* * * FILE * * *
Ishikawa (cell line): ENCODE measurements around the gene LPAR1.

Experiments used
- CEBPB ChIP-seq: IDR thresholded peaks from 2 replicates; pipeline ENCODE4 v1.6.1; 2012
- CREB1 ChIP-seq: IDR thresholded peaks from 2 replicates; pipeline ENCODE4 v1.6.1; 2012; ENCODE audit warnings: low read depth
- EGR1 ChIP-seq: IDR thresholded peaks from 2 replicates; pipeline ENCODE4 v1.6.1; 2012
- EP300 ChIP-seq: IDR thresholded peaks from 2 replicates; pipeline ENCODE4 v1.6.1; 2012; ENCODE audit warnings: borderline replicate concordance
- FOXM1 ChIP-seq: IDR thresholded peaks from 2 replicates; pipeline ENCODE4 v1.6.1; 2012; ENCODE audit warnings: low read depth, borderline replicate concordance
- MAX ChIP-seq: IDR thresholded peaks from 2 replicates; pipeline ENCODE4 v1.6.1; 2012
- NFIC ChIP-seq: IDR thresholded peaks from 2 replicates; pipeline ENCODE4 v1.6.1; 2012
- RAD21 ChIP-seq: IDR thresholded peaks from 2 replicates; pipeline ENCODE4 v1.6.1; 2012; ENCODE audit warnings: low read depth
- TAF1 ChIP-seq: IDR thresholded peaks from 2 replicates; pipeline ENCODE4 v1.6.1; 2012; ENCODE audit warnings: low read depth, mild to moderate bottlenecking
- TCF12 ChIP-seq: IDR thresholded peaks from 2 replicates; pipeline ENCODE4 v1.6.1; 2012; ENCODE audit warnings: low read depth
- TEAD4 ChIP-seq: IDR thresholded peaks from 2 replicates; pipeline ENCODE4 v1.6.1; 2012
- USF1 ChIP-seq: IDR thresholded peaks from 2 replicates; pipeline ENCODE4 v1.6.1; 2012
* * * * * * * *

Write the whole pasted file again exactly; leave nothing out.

Ishikawa (cell line): ENCODE measurements around the gene LPAR1.

Experiments used
- CEBPB ChIP-seq: IDR thresholded peaks from 2 replicates; pipeline ENCODE4 v1.6.1; 2012
- CREB1 ChIP-seq: IDR thresholded peaks from 2 replicates; pipeline ENCODE4 v1.6.1; 2012; ENCODE audit warnings: low read depth
- EGR1 ChIP-seq: IDR thresholded peaks from 2 replicates; pipeline ENCODE4 v1.6.1; 2012
- EP300 ChIP-seq: IDR thresholded peaks from 2 replicates; pipeline ENCODE4 v1.6.1; 2012; ENCODE audit warnings: borderline replicate concordance
- FOXM1 ChIP-seq: IDR thresholded peaks from 2 replicates; pipeline ENCODE4 v1.6.1; 2012; ENCODE audit warnings: low read depth, borderline replicate concordance
- MAX ChIP-seq: IDR thresholded peaks from 2 replicates; pipeline ENCODE4 v1.6.1; 2012
- NFIC ChIP-seq: IDR thresholded peaks from 2 replicates; pipeline ENCODE4 v1.6.1; 2012
- RAD21 ChIP-seq: IDR thresholded peaks from 2 replicates; pipeline ENCODE4 v1.6.1; 2012; ENCODE audit warnings: low read depth
- TAF1 ChIP-seq: IDR thresholded peaks from 2 replicates; pipeline ENCODE4 v1.6.1; 2012; ENCODE audit warnings: low read depth, mild to moderate bottlenecking
- TCF12 ChIP-seq: IDR thresholded peaks from 2 replicates; pipeline ENCODE4 v1.6.1; 2012; ENCODE audit warnings: low read depth
- TEAD4 ChIP-seq: IDR thresholded peaks from 2 replicates; pipeline ENCODE4 v1.6.1; 2012
- USF1 ChIP-seq: IDR thresholded peaks from 2 replicates; pipeline ENCODE4 v1.6.1; 2012